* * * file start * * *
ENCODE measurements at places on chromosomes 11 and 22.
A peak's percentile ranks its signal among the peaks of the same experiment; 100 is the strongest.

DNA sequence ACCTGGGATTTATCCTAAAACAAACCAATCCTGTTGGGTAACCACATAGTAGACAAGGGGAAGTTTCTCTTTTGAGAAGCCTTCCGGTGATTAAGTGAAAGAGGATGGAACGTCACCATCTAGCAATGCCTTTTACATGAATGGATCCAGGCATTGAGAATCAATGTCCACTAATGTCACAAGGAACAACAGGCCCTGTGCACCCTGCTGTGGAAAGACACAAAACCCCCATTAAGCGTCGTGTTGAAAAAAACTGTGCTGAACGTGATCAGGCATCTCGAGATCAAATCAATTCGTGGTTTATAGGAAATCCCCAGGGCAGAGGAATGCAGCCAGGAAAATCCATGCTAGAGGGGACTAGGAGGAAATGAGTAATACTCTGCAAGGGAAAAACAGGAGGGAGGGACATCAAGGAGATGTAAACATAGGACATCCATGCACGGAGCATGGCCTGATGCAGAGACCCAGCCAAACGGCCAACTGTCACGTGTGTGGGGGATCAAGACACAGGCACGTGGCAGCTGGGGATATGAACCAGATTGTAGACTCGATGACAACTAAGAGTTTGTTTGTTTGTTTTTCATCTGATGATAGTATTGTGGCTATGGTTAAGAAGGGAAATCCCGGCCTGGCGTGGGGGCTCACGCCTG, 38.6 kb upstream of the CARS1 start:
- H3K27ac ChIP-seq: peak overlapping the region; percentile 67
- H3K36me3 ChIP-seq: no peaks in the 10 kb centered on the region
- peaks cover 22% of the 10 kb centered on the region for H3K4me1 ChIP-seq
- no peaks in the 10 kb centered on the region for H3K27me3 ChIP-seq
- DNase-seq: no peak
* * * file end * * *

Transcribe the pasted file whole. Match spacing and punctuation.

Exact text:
ENCODE measurements at places on chromosomes 11 and 22.
A peak's percentile ranks its signal among the peaks of the same experiment; 100 is the strongest.

DNA sequence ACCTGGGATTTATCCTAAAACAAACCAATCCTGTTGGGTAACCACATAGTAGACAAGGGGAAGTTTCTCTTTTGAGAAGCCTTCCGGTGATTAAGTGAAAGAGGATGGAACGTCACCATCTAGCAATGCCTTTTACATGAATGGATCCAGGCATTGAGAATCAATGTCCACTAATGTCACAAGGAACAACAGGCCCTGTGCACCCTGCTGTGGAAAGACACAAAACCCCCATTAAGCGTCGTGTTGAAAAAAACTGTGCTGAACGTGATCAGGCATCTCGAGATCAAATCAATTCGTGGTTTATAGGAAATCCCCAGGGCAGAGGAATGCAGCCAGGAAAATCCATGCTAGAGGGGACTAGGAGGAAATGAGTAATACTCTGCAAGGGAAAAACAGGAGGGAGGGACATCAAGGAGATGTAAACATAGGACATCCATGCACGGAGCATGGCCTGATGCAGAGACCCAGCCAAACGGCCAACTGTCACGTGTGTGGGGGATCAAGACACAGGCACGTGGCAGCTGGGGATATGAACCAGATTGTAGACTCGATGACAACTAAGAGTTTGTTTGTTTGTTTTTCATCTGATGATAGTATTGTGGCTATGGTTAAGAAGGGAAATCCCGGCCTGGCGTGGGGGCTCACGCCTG, 38.6 kb upstream of the CARS1 start:
- H3K27ac ChIP-seq: peak overlapping the region; percentile 67
- H3K36me3 ChIP-seq: no peaks in the 10 kb centered on the region
- peaks cover 22% of the 10 kb centered on the region for H3K4me1 ChIP-seq
- no peaks in the 10 kb centered on the region for H3K27me3 ChIP-seq
- DNase-seq: no peak